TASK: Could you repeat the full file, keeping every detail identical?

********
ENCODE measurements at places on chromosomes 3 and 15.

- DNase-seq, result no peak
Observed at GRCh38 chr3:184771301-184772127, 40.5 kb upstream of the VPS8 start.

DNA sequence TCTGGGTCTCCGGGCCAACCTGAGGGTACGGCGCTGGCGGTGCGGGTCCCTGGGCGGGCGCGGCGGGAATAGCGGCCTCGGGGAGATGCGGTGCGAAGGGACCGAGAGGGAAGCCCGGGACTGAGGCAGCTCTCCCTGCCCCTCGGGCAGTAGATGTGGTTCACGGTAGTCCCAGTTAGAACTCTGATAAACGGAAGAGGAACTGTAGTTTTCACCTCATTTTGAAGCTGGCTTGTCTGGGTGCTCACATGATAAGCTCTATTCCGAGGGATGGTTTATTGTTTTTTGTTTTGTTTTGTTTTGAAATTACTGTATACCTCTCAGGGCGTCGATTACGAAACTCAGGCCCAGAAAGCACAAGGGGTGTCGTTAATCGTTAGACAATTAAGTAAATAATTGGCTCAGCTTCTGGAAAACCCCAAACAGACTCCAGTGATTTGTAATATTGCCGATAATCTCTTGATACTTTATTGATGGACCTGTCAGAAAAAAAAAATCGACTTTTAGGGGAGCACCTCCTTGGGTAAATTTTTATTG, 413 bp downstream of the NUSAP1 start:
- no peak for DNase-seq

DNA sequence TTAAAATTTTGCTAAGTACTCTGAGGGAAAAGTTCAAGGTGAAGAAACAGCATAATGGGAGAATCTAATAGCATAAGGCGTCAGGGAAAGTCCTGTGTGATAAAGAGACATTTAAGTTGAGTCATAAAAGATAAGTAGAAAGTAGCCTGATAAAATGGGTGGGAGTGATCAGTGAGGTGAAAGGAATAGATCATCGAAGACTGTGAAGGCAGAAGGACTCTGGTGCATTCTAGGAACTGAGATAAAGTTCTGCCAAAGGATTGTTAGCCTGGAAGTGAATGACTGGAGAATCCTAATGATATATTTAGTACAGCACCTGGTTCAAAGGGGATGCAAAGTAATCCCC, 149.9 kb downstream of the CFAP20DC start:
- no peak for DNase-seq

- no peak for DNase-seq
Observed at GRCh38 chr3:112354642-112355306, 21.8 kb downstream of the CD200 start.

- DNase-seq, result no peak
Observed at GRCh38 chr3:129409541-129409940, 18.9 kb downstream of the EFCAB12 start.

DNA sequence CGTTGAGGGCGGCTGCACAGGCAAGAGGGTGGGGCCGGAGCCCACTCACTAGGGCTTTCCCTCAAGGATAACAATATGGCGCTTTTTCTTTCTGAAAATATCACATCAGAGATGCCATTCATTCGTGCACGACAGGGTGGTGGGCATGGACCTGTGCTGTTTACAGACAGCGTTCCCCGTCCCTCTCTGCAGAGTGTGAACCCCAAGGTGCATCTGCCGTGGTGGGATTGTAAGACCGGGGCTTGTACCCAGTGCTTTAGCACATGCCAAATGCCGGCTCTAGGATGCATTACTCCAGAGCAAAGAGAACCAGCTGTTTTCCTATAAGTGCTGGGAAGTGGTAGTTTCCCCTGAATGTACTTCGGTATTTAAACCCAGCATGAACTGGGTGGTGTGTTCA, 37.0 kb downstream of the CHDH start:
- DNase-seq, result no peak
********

ENCODE measurements at places on chromosomes 3 and 15.

- DNase-seq, result no peak
Observed at GRCh38 chr3:184771301-184772127, 40.5 kb upstream of the VPS8 start.

DNA sequence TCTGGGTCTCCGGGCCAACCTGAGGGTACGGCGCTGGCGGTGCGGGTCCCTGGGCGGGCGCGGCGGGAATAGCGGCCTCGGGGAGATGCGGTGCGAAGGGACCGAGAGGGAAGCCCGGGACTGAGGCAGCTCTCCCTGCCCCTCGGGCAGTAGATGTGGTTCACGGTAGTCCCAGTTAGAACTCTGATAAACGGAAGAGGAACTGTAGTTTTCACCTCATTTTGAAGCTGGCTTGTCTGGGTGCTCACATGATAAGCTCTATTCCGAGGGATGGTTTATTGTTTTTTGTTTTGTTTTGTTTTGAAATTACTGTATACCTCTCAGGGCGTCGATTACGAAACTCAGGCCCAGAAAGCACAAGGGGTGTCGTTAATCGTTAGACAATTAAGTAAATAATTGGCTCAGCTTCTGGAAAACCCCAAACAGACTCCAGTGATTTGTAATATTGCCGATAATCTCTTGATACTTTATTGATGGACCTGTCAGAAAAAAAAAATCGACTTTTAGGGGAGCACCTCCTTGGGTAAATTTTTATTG, 413 bp downstream of the NUSAP1 start:
- no peak for DNase-seq

DNA sequence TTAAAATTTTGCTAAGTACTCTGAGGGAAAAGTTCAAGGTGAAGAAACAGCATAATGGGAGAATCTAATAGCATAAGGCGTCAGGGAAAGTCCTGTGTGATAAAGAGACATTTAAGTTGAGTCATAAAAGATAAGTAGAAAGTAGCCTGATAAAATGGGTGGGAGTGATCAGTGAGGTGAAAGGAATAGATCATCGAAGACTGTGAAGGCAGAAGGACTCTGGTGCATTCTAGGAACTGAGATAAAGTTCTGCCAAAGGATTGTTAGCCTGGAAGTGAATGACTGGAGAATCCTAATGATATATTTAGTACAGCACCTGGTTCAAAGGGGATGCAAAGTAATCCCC, 149.9 kb downstream of the CFAP20DC start:
- no peak for DNase-seq

- no peak for DNase-seq
Observed at GRCh38 chr3:112354642-112355306, 21.8 kb downstream of the CD200 start.

- DNase-seq, result no peak
Observed at GRCh38 chr3:129409541-129409940, 18.9 kb downstream of the EFCAB12 start.

DNA sequence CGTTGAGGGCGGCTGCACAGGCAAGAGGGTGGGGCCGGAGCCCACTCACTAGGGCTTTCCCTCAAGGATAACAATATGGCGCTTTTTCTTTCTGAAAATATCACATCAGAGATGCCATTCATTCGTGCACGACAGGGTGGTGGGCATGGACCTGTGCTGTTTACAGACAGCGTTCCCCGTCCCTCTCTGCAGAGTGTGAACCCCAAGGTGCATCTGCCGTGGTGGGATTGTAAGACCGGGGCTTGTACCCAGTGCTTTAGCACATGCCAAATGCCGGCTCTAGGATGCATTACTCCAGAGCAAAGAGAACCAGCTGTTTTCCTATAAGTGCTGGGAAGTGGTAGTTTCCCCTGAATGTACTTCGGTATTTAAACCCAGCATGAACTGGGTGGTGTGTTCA, 37.0 kb downstream of the CHDH start:
- DNase-seq, result no peak